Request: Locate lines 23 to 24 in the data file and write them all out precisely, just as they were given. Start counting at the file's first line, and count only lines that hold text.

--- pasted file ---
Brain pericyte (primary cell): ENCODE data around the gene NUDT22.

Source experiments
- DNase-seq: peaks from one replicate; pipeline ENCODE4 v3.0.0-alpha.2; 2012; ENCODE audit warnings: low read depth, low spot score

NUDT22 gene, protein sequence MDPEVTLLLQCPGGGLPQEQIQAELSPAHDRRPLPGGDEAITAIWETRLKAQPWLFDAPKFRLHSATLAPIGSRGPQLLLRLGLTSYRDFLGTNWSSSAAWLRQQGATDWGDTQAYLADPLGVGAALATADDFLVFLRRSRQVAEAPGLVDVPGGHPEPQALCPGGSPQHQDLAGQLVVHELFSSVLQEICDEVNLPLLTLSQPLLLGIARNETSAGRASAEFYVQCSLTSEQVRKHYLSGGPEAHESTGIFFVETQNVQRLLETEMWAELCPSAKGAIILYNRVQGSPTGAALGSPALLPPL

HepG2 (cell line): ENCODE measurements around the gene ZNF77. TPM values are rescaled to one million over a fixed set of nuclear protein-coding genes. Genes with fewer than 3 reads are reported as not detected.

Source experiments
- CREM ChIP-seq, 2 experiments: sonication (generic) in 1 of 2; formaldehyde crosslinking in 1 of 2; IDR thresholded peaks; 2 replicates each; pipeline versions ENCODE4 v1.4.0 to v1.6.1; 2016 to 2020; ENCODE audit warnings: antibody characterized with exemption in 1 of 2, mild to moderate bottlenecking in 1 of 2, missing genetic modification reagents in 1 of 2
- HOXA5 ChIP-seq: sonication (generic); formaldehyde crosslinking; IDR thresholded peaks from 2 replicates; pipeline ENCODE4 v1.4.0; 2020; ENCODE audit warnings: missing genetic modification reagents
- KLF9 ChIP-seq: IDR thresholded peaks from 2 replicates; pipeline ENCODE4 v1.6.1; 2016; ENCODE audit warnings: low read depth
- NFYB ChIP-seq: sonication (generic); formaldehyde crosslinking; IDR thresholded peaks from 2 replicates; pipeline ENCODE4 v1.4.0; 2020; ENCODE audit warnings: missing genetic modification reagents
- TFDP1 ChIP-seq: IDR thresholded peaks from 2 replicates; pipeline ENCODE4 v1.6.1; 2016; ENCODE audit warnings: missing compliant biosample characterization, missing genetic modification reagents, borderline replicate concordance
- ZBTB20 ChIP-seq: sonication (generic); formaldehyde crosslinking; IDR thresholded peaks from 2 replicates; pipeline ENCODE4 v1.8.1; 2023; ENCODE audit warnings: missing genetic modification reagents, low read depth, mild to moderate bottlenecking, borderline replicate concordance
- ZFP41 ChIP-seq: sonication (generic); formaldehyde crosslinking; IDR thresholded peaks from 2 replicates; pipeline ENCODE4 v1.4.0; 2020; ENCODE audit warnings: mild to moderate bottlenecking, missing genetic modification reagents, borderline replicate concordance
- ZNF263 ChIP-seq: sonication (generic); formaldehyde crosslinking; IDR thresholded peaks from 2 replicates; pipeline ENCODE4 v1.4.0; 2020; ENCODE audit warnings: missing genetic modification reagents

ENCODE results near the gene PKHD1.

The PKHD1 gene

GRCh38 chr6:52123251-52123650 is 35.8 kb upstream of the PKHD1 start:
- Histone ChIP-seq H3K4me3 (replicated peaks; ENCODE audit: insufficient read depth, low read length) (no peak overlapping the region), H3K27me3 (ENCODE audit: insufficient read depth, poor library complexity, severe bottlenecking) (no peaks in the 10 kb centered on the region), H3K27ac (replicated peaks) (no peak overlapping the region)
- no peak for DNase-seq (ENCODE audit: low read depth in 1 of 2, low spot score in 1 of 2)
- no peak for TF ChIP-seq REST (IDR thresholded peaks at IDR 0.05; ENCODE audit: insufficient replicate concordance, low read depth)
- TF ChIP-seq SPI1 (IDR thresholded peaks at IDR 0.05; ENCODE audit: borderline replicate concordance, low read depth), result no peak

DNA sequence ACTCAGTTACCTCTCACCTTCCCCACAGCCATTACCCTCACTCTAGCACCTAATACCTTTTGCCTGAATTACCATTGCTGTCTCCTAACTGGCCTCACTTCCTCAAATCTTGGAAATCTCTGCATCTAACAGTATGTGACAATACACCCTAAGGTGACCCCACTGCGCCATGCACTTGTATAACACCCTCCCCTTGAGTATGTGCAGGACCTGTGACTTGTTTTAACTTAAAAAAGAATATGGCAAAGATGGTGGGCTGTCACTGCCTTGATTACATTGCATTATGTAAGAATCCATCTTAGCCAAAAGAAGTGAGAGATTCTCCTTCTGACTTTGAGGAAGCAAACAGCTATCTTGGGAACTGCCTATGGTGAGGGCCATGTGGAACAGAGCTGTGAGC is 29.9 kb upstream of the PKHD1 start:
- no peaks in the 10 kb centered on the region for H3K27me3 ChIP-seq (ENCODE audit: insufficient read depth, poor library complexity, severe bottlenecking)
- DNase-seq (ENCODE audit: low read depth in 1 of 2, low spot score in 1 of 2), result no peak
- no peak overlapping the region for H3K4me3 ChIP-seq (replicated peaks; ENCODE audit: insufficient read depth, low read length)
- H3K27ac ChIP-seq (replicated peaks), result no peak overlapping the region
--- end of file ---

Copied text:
- no peaks in the 10 kb centered on the region for H3K27me3 ChIP-seq (ENCODE audit: insufficient read depth, poor library complexity, severe bottlenecking)
- DNase-seq (ENCODE audit: low read depth in 1 of 2, low spot score in 1 of 2), result no peak